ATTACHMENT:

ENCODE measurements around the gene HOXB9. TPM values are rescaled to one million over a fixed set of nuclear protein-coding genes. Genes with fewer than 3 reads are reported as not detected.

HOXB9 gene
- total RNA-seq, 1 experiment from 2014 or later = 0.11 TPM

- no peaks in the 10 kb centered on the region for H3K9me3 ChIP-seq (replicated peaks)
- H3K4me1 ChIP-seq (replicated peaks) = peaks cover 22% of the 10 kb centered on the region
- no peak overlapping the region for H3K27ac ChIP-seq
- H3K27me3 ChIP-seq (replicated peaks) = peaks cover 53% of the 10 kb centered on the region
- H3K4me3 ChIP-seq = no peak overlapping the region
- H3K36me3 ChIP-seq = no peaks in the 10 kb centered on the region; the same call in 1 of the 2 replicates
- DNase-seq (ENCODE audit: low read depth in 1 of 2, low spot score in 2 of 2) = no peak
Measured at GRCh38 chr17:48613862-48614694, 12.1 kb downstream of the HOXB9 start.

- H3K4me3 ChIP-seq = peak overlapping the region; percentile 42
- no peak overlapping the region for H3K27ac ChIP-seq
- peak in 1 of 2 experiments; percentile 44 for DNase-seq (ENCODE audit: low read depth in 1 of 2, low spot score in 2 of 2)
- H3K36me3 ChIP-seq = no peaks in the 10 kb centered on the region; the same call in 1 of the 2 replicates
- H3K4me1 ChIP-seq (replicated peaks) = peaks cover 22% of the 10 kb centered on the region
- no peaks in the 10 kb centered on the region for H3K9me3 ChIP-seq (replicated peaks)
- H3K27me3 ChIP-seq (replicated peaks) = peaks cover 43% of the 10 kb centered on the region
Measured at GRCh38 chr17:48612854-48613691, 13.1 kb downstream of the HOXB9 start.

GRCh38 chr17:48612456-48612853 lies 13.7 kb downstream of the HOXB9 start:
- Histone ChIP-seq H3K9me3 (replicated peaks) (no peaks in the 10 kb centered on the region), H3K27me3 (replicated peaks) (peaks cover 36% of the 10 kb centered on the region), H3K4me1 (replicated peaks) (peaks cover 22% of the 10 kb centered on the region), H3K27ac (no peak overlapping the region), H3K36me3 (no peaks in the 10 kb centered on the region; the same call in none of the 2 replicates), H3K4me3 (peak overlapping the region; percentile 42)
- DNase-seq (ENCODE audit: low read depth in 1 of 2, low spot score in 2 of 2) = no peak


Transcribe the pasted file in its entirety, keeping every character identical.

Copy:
ENCODE measurements around the gene HOXB9. TPM values are rescaled to one million over a fixed set of nuclear protein-coding genes. Genes with fewer than 3 reads are reported as not detected.

HOXB9 gene
- total RNA-seq, 1 experiment from 2014 or later = 0.11 TPM

- no peaks in the 10 kb centered on the region for H3K9me3 ChIP-seq (replicated peaks)
- H3K4me1 ChIP-seq (replicated peaks) = peaks cover 22% of the 10 kb centered on the region
- no peak overlapping the region for H3K27ac ChIP-seq
- H3K27me3 ChIP-seq (replicated peaks) = peaks cover 53% of the 10 kb centered on the region
- H3K4me3 ChIP-seq = no peak overlapping the region
- H3K36me3 ChIP-seq = no peaks in the 10 kb centered on the region; the same call in 1 of the 2 replicates
- DNase-seq (ENCODE audit: low read depth in 1 of 2, low spot score in 2 of 2) = no peak
Measured at GRCh38 chr17:48613862-48614694, 12.1 kb downstream of the HOXB9 start.

- H3K4me3 ChIP-seq = peak overlapping the region; percentile 42
- no peak overlapping the region for H3K27ac ChIP-seq
- peak in 1 of 2 experiments; percentile 44 for DNase-seq (ENCODE audit: low read depth in 1 of 2, low spot score in 2 of 2)
- H3K36me3 ChIP-seq = no peaks in the 10 kb centered on the region; the same call in 1 of the 2 replicates
- H3K4me1 ChIP-seq (replicated peaks) = peaks cover 22% of the 10 kb centered on the region
- no peaks in the 10 kb centered on the region for H3K9me3 ChIP-seq (replicated peaks)
- H3K27me3 ChIP-seq (replicated peaks) = peaks cover 43% of the 10 kb centered on the region
Measured at GRCh38 chr17:48612854-48613691, 13.1 kb downstream of the HOXB9 start.

GRCh38 chr17:48612456-48612853 lies 13.7 kb downstream of the HOXB9 start:
- Histone ChIP-seq H3K9me3 (replicated peaks) (no peaks in the 10 kb centered on the region), H3K27me3 (replicated peaks) (peaks cover 36% of the 10 kb centered on the region), H3K4me1 (replicated peaks) (peaks cover 22% of the 10 kb centered on the region), H3K27ac (no peak overlapping the region), H3K36me3 (no peaks in the 10 kb centered on the region; the same call in none of the 2 replicates), H3K4me3 (peak overlapping the region; percentile 42)
- DNase-seq (ENCODE audit: low read depth in 1 of 2, low spot score in 2 of 2) = no peak